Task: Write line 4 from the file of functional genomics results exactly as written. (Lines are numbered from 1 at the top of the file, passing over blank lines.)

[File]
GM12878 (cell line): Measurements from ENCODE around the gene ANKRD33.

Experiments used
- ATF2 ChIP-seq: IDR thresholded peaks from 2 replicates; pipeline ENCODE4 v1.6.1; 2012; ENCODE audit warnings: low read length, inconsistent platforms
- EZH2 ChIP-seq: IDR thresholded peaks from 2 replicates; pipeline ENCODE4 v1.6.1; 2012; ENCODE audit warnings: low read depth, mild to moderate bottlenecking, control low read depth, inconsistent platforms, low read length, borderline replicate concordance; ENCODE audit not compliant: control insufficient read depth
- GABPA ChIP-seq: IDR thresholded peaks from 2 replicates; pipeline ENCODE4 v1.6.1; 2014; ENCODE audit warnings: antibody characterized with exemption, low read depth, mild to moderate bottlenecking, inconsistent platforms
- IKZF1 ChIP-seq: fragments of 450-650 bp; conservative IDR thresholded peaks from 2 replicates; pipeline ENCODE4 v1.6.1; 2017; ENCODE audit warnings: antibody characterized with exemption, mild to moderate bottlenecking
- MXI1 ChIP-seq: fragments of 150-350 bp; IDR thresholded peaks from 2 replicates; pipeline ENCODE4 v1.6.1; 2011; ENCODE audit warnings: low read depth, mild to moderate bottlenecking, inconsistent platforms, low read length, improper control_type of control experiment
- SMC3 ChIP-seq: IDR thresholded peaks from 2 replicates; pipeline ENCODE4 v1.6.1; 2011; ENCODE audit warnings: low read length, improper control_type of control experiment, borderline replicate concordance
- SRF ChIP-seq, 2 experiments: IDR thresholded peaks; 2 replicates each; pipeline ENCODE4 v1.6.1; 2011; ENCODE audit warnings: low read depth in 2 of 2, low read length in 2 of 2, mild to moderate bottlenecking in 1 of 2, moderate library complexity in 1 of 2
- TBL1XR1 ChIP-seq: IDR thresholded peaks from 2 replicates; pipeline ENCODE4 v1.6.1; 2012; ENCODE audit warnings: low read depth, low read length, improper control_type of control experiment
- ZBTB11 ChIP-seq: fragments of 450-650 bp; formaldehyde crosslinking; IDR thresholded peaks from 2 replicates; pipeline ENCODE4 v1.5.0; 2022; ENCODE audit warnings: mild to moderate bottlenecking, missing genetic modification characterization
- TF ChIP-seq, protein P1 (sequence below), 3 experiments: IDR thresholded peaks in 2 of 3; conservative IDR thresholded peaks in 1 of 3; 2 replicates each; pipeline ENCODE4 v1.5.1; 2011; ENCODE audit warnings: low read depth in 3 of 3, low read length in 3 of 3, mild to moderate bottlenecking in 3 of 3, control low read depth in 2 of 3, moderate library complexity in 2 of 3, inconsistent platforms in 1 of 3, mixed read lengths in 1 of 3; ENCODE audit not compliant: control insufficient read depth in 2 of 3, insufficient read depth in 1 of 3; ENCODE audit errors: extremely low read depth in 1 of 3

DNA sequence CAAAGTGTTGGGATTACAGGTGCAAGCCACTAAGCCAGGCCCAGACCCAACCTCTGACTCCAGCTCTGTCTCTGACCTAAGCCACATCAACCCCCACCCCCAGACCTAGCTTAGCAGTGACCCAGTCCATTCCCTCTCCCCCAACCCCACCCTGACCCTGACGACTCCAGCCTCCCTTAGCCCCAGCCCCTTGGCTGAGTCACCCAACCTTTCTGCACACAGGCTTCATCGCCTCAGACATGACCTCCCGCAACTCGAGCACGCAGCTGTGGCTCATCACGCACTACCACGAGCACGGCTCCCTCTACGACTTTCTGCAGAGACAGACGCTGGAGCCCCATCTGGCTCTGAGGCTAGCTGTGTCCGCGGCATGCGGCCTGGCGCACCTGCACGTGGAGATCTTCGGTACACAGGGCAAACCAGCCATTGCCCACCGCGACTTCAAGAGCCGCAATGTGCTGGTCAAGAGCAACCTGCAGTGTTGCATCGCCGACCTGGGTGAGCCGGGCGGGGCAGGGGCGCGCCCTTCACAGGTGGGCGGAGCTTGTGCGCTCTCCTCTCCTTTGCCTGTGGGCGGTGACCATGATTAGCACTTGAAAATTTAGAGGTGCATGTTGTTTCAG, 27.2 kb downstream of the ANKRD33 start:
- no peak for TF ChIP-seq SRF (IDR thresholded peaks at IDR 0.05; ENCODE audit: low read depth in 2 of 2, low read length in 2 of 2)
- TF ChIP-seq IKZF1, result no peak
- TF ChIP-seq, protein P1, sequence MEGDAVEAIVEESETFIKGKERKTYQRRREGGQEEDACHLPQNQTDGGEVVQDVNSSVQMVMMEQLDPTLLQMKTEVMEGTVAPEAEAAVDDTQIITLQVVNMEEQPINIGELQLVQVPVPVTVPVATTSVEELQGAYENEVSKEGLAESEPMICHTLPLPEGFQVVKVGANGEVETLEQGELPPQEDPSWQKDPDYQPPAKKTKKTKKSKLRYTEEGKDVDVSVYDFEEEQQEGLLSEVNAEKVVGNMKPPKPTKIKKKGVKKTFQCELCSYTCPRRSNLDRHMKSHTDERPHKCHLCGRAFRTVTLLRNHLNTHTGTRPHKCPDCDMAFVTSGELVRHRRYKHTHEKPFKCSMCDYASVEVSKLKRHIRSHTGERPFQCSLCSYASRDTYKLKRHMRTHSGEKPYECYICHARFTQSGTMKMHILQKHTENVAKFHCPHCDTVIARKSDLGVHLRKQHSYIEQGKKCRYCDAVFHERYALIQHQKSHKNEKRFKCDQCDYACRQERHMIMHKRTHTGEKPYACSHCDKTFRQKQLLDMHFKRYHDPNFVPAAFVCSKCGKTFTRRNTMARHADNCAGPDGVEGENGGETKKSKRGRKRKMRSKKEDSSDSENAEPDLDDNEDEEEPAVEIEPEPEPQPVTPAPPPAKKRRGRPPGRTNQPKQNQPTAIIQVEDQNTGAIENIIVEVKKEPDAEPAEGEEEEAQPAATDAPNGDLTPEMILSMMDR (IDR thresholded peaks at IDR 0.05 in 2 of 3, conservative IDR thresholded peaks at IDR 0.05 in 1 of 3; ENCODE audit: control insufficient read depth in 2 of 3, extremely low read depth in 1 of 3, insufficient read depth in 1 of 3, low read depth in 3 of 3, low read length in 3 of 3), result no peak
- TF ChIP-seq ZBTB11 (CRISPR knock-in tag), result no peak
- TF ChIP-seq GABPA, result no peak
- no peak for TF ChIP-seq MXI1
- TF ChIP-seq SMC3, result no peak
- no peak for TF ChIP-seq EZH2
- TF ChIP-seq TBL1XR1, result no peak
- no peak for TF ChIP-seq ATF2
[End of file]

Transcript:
- EZH2 ChIP-seq: IDR thresholded peaks from 2 replicates; pipeline ENCODE4 v1.6.1; 2012; ENCODE audit warnings: low read depth, mild to moderate bottlenecking, control low read depth, inconsistent platforms, low read length, borderline replicate concordance; ENCODE audit not compliant: control insufficient read depth